Fr. Philip Neri Powell, OP
St. Dominic Church, NOLA
Yesterday, we wore ashes as a sign of repentance and humility, a sign of our joy in the promise of an eternal life that comes after a mortal life lived in loving service. Today, we take another step toward Jerusalem and our Easter morning by denying ourselves and taking up the Cross. And tomorrow and the next, if we will to continue on pilgrimage, we will deny ourselves and lift that Cross again, one more time and again and again. Daily denying self, daily bearing the Cross. If you will follow Christ, you must sacrifice Self on a cross. This is the unambiguous truth that Jesus teaches his disciples. What is not so clear about this truth is how we go about taking these necessary steps. We can want to deny self and take up the Cross. We might even know what it means to deny self and take up the Cross. But how do we will these steps and complete them? Let's start with two less practical questions: 1) do you want to follow Christ?; and 2) do you know what it means to follow him? As imperfect creatures made by Perfect Love, we are drawn to the perfection that Christ's death and resurrection made possible for us. To want to follow Christ is to surrender oneself to the desire for spiritual perfection that he offers. We deny self and carry the Cross when we renounce in word and deed anything or anyone who obscures or obstructs that desire.
Do you want to follow Christ? Do you know what it means to follow him? If you want to follow Christ, are you prepared for the consequences of taking up his Cross as your own? Giving your life in service to others for his sake is only the beginning. Dying on his Cross for the love of others is not the end. Before you can come close to sacrificing yourself in love, you will be challenged by greed to save yourself so that you might accomplish worthier deeds. You will be harangued by envy to compare your life to others and find yourself wanting. You will be scolded by pride to forget this following Christ business and get back to the business of making yourself indispensable at work and at home. You will be tempted by lust, gluttony, and wrath to indulge your passions b/c you have the right to express yourself freely w/o consequences. And lastly, sloth will whisper to you that all your sacrifices will bring you no joy, so why bother? All of these dark spirits will be set upon you as obstacles, obstructions. All of them will attempt to cloud your desire for spiritual perfection in Christ, and all of them will be victorious if you cling to Self and allow its survival instincts to rule you. Thus, Jesus says, “If anyone wishes to come after me, he must deny himself and take up his cross daily and follow me.”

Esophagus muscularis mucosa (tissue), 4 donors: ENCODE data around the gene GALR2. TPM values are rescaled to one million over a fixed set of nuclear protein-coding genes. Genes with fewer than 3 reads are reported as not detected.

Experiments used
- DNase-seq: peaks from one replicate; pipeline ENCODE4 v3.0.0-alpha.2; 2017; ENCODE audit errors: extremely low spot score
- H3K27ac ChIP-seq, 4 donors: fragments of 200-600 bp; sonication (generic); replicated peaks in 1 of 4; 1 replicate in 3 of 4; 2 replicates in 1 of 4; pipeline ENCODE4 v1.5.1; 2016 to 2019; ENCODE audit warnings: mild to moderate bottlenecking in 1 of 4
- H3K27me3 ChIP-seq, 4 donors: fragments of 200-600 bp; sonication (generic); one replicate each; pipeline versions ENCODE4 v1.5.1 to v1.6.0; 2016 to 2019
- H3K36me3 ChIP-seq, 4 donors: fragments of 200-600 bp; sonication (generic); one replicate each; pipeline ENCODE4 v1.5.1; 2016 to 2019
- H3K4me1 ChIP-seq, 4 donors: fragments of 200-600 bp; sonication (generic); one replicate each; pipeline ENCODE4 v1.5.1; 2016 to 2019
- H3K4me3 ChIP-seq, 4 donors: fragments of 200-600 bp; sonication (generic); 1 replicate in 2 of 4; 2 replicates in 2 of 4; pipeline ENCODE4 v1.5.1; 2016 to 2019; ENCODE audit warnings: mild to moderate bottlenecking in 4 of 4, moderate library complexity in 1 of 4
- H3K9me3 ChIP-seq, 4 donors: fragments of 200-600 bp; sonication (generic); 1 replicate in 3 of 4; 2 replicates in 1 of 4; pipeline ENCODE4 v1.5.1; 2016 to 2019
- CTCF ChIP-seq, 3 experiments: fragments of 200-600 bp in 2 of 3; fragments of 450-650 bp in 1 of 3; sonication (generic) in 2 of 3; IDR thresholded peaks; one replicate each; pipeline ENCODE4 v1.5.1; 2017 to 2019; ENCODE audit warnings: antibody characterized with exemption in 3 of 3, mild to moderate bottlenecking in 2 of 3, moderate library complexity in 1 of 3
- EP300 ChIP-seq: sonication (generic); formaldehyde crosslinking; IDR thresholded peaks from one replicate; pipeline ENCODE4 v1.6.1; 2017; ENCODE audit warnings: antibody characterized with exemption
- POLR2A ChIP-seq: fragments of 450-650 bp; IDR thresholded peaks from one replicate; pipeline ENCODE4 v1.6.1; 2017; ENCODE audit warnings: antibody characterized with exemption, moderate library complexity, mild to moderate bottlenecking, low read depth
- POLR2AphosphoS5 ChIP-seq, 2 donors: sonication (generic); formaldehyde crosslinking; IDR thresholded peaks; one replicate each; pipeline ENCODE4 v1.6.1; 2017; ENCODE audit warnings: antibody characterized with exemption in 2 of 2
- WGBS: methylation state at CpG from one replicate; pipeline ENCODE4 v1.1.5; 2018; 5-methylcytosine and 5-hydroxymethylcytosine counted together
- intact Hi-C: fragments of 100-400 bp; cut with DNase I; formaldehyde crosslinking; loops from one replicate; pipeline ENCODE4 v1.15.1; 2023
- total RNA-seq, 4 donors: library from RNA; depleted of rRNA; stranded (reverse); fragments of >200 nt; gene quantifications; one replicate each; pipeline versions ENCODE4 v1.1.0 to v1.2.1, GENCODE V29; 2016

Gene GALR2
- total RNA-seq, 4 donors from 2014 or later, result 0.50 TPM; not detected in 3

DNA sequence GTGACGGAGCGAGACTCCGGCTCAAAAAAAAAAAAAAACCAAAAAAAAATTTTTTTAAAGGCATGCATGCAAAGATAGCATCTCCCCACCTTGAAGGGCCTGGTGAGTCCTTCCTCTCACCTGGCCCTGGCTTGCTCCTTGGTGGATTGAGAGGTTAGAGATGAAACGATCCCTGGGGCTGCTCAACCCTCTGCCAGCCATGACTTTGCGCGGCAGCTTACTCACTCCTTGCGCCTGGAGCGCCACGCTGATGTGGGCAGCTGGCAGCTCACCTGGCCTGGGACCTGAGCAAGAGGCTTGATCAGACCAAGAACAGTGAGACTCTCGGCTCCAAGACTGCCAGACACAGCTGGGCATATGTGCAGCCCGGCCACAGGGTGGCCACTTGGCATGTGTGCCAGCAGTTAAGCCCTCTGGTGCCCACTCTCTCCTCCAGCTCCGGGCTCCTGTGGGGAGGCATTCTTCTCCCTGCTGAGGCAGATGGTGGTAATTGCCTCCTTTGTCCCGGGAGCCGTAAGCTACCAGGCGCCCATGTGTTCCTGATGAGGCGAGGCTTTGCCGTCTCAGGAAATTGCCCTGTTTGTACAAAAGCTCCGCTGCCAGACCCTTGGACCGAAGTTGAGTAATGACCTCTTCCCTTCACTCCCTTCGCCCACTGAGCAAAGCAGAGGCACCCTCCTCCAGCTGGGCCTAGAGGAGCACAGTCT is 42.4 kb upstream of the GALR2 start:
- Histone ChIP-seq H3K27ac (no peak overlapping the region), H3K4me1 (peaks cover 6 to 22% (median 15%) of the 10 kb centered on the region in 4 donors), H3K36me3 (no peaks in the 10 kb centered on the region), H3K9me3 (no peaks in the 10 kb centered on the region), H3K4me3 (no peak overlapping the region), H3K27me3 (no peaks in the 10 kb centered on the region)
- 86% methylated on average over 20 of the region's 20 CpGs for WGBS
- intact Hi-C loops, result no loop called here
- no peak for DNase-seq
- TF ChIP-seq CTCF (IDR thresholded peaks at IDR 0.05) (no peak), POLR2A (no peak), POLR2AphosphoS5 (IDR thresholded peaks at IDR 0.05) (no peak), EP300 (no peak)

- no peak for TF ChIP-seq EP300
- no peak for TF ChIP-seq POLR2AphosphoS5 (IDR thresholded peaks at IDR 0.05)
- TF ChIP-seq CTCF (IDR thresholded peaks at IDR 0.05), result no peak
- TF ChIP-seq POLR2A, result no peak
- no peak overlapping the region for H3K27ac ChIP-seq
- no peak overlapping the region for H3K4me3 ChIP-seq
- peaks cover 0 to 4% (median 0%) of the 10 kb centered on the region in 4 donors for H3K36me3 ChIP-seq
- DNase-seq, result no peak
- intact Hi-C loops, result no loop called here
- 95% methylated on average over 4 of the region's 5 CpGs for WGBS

Denying self and taking up the Cross does not mean hating yourself as a person, or hating your body for its weaknesses. Denying self means placing yourself first and last under God's love for you and then loving in turn as He loves you. It means surrendering yourself to His love and then living daily always and everywhere conscious that you are capable of love only b/c He loves you first. We fast, abstain, pray, and give alms during Lent as a way of practicing sacrificial love, as a way of making real our willingness to let divine love use us—body and soul—to spread out into the world, offering consolation and comfort to all those who roil in anxiety and defeat. When we do this—allow divine love control of our lives—we offer a irresistible challenge to the Self's survival instincts. And the seven darkest spirits rise up to point out the imminent death of Self. All the temptations we suffer are motivated by a single, ancient desire: I can be god w/o God's help. I, I, I. Self. Self must die on the cross of sacrificial love—given up in service to others—if you will to achieve spiritual perfection. That path, The Way, is open to us b/c Christ goes before us, clearing the dark spirits that obscure and obstruct our steps. Surrender to Christ, give yourself up to him, and then live in love as he loves you._____________
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